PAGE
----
The beams 170 and 172 are thusly directed out of the housing 102 through an aperture 196, and are directed onto a gear tooth 114 as beams 110 and 112, respectively. The beams 110 and 112 are thus focused, directed, specifically positioned beams which typically produce a power density of between 1,000 and 100,000 watts per square inch on the flank surfaces of the gear tooth 114.

The gear is then axially traversed with the laser beams 110, 112 to afford full coverage of the gear tooth 114. Typically, it is easier to move the gear 116 axially than to cause the beams 110 and 112 to axially traverse the gear tooth, since the latter would require a moving laser light source 106. It should be noted that laser power must be terminated approximately one-eighth inch from the end of the gear 116 to avoid melting the corner of the tooth 114. Full hardening at the ends occurs by thermal conduction of the residual heat. Thus, the gear 116 can be properly positioned, with the laser source being turned on and the traverse of the gear 116 beginning simultaneously. The entire operation can be computer-controlled, with the setup for each gear being easily programmable into existing computer control systems.

It is also worth noting that in order to avoid back temper from occurring, in the preferred method only every third tooth of the gear 116 is treated in a single gear rotation. Then, in a subsequent gear rotation pass, the second third of the gear teeth are done, and in a final pass, the other third of the gear teeth are treated. By not doing each gear tooth in turn, excessive heat buildup in a small area of the gear is avoided, and all back-tempering problems in the flank surfaces of the gear teeth are eliminated. Self-quenching is satisfactory in cooling the gear teeth when this technique is followed, with only very fine gears requiring quench assistance from air or water.

Thus, it can be seen that the present invention allows for a hardening operation to be performed on gears without requiring the excessive energy and labor requirements and setup costs required in the carburizing and hardening operation. The hardening operation described herein is also applicable to other parts, such as bearings. While the arrangement described herein for the beam alternator 100 is the preferred embodiment, it is noteworthy that the optical system incorporated therein could be modified in several ways to produce the same results. For example, the flat mirrors could be replaced with focusing mirrors, thus eliminating the lenses; the lenses could also be placed in the optical path after the mirrors.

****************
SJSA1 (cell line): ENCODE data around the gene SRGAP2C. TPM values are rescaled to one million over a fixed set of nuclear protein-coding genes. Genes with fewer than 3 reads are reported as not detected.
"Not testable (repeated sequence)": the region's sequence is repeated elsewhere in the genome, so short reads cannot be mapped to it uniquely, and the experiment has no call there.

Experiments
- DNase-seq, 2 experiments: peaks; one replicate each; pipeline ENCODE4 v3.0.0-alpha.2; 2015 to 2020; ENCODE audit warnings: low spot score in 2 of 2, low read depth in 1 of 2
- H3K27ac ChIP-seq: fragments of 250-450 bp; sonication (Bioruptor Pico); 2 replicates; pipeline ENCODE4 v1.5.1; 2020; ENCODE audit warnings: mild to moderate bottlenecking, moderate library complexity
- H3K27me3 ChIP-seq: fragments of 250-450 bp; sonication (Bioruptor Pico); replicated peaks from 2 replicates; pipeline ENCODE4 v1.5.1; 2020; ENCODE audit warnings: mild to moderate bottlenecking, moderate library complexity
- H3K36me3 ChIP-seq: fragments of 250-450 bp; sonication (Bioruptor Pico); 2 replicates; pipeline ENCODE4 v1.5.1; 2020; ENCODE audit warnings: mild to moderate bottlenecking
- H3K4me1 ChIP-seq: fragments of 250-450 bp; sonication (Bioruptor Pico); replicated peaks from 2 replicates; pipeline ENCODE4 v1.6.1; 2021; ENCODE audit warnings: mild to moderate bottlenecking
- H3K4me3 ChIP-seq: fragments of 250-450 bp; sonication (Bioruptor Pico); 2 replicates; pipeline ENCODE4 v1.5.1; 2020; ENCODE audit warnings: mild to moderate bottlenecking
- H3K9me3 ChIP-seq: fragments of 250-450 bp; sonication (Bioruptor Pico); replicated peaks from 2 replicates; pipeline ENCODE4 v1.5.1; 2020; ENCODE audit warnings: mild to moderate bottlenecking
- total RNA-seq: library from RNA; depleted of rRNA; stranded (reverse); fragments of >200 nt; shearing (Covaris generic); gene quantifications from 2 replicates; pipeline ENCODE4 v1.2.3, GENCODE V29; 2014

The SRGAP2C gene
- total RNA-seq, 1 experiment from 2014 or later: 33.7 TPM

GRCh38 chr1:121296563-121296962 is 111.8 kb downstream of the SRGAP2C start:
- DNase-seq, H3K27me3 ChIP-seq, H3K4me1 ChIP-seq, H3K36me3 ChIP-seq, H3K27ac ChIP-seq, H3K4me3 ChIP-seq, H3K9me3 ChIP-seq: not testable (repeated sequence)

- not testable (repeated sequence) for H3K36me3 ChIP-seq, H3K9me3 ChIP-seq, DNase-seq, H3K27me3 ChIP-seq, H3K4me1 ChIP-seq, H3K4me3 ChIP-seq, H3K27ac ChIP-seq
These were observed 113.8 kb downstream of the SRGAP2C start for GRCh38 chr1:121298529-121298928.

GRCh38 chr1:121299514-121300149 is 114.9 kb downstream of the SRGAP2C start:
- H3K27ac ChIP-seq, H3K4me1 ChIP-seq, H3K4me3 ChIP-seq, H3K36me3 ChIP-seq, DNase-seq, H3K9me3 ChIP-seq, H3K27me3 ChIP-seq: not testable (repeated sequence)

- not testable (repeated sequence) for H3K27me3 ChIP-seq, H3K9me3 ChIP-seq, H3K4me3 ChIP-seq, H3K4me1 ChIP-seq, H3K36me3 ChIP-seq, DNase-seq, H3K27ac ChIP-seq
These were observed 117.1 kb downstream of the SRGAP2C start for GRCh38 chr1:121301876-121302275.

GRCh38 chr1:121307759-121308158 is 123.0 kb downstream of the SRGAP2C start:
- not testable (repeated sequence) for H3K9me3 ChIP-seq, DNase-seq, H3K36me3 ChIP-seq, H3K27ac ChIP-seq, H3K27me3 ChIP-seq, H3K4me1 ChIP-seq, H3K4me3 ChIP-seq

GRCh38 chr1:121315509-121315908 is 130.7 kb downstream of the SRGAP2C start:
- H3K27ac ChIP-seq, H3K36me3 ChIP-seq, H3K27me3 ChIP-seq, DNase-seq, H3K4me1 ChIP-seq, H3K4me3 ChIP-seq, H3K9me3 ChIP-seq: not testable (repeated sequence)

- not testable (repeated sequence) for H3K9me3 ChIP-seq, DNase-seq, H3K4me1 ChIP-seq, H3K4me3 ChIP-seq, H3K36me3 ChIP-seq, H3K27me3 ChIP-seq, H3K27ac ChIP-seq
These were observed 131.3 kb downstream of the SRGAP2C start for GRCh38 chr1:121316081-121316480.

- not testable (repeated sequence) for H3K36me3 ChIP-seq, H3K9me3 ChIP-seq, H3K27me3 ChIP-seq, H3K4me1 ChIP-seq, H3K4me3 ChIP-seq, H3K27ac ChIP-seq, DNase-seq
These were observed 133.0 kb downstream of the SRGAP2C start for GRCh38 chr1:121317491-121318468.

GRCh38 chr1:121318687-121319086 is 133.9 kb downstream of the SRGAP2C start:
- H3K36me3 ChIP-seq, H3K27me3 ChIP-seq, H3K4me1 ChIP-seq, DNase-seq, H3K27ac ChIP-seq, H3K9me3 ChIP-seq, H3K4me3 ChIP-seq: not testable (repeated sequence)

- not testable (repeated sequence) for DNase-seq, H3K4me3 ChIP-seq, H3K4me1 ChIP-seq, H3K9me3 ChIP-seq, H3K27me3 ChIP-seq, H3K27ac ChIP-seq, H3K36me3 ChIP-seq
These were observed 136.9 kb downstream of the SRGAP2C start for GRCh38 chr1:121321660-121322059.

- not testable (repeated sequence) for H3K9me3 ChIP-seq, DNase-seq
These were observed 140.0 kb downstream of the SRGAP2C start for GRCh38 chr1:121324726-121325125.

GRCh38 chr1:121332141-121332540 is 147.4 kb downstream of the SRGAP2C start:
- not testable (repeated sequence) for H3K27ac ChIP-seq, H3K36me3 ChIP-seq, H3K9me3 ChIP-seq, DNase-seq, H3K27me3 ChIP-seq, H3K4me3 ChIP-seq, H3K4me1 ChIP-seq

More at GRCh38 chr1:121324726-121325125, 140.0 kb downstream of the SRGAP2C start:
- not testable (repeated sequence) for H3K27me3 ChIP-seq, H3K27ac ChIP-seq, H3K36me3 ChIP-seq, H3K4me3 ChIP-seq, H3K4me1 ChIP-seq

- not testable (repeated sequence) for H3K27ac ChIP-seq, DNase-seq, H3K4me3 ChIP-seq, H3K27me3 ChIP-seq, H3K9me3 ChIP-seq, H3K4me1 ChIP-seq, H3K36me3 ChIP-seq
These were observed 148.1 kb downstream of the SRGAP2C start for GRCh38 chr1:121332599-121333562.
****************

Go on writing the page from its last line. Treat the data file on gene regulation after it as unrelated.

In the practice of the present invention in hardening surfaces such as gear teeth, the problems existing in past techniques have all been eliminated without the incurring of any substantial disadvantages. The high labor and energy costs of carburizing and hardening or induction hardening need not be incurred, and in fact it has been found that the overall cost of manufacturing high quality gears can be reduced by 40% by practicing the present invention. The significance of such cost savings is even greater when it is realized that the present apparatus and method produce extremely high quality hardened surfaces of a specific contour, case depth, hardness, and repeatability. Thus, high quality components can be manufactured quicker and cheaper by utilizing the present invention.

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Referenced by
Citing PatentFiling datePublication dateApplicantTitle
US4689467 *Dec 17, 1983Aug 25, 1987Inoue-Japax Research IncorporatedLaser machining apparatus
US4872429 *Jul 18, 1988Oct 10, 1989Ford Motor CompanyMethod of making low friction finger follower rocker arms
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US7416621Jul 22, 2005Aug 26, 2008Gkn Sinter Metals, Inc.introducing compressive stresses or relieving compressive stresses in selected surface segments to cause deformation, then heating to an austenitizing temperature using radiation beams and allowing the heated surface segment to quench to martensite
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Classifications
U.S. Classification148/565, 148/586, 219/121.77
International ClassificationB23K26/02, C21D9/32, B23K26/067, C21D1/09
Cooperative ClassificationB23K2203/04, C21D1/09, B23K26/0621, B23K26/067, C21D9/32
European ClassificationC21D9/32, B23K26/067, C21D1/09, B23K26/06A6
Legal Events
DateCodeEventDescription
Jan 17, 1997FPAYFee payment
Year of fee payment: 12
Dec 18, 1992FPAYFee payment
Year of fee payment: 8
Jan 12, 1989FPAYFee payment
Year of fee payment: 4
Jun 29, 1983ASAssignment
Owner name: GARRETT CORPORATION THE, LOS ANGELES, CA A CORP.
Free format text: ASSIGNMENT OF ASSIGNORS INTEREST.;ASSIGNOR:BENEDICT, GARY F.;REEL/FRAME:004150/0734
Effective date: 19830629